Big Picture High School has found a new home at the Durango Tech Center for the 2023-24 school year.
The move comes after Durango School District 9-R sold its administration building parcel, which included a location for Big Picture, to Durango Fire Protection District in December 2021.
“We knew last year that we were going to need to start the process of looking for a new space for us,” said Big Picture principal Samantha Tower.
In December, 9-R signed a three-year lease with Tech Center Partners. The new location will be at 150 Tech Center Drive, Suites A and Suite E.
It is about 7,817 square feet of the commercial building with exterior areas and perimeter parking in the lower parking lot. The move is planned to take place in April and the school will be fully moved in by June.
“It’s definitely a newer building. I feel like the potential beauty is that it’s set up in a more professional fashion,” Tower said.
Big Picture’s curriculum focuses on developing personalized learning plans, some of which include independent projects, content-specific experiences and comprehensive internships each year.
Tower said the new location will create an environment that is conducive to the curriculum the school offers with smaller spaces where teachers and students can set up independent learning stations.
“Relocating a school is a ton of work and adjustment for staff, students and families, but it will be worth it. This is a great opportunity to be in a cool, unconventional space,” said 9-R Superintendent Karen Cheser. “There will be so much more room for our students and staff, which means we can expand our programming and welcome more students who are currently on a waitlist.”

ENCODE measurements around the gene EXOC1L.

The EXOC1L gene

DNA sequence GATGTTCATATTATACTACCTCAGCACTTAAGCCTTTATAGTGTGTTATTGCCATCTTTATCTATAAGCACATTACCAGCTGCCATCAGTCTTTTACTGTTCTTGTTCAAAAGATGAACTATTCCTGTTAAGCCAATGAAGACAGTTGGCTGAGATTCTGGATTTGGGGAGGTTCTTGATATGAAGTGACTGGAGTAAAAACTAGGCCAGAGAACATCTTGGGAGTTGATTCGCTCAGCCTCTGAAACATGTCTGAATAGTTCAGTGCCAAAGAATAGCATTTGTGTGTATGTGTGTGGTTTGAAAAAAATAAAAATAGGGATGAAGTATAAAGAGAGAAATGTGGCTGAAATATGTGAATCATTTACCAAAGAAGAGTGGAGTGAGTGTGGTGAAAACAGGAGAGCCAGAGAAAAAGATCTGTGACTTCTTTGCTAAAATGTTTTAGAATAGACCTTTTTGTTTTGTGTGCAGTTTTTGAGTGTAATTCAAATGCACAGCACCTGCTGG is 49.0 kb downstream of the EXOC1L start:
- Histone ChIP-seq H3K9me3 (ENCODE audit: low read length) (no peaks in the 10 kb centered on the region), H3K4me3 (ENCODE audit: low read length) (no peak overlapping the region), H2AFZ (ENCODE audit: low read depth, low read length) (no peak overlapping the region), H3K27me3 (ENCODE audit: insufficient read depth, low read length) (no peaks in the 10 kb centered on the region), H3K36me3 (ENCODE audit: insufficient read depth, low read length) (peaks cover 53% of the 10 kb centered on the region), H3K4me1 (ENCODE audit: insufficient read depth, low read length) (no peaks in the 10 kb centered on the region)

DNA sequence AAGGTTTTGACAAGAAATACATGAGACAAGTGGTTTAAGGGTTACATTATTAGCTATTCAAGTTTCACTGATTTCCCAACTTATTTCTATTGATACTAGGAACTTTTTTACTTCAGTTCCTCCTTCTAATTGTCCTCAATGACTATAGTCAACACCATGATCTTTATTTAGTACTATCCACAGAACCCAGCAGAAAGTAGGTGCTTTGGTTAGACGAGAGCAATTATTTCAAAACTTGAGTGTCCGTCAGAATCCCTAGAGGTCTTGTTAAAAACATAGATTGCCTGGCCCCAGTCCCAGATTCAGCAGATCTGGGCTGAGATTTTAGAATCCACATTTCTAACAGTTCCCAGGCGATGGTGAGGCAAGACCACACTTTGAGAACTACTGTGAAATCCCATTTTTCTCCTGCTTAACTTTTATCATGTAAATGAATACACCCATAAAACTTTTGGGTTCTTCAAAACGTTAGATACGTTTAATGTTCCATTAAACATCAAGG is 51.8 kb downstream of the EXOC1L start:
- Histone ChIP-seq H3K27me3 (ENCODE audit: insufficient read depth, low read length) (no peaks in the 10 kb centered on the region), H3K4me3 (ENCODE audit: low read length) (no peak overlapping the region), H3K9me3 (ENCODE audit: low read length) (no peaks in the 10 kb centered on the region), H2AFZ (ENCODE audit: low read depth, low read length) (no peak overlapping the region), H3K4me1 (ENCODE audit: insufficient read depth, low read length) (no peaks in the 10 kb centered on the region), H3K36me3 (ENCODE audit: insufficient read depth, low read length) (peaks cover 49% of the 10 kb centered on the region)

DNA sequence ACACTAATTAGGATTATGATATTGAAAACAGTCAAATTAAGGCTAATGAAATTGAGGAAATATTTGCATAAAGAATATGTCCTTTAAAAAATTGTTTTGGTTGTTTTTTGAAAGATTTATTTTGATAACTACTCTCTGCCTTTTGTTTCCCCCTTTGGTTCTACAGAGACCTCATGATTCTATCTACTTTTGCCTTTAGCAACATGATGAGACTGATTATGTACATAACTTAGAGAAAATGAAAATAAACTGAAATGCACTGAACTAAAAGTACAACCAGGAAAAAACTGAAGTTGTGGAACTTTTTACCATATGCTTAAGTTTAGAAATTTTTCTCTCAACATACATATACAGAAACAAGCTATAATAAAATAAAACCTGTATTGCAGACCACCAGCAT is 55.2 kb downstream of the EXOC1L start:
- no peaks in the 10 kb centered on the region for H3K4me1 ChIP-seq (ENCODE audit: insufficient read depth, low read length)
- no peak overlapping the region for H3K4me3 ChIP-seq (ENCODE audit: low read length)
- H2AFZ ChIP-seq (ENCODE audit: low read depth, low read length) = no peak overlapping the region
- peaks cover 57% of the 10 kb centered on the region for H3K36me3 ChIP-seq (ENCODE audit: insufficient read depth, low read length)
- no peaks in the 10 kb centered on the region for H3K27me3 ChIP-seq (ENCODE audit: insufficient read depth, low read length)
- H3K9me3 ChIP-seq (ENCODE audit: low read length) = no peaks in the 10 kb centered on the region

BPHS is a part of the Big Picture Learning Network, an international network of schools started in 1995 in the United States. There are now about 65 schools in the U.S. and more than 100 schools internationally.
The Durango location enrolls about 90 students and Tower hopes the number continues to grow.
She said alternative education has become more popular because the world is different from 20 years ago.
The aftermath of the COVID-19 pandemic allowed educators to explore different avenues of instruction, she said.
Tower added there are some misconceptions about alternative schools and the students who attend them. Throughout her 10 years working for the district she’s heard the perception that students at alternative schools are labeled as troubled kids.
She said that couldn’t be further from the truth and addressed how some students need different learning environments to succeed.
“I don’t want people to ever have that perception,” Tower said. “Our kids are equally as amazing.”
While Big Picture is leaving the district administration building, 9-R intends to stay in the building and pay Durango Fire Protection District rent until the school district can work out a trade or agreement with the city regarding Buckley Park and a city-owned building.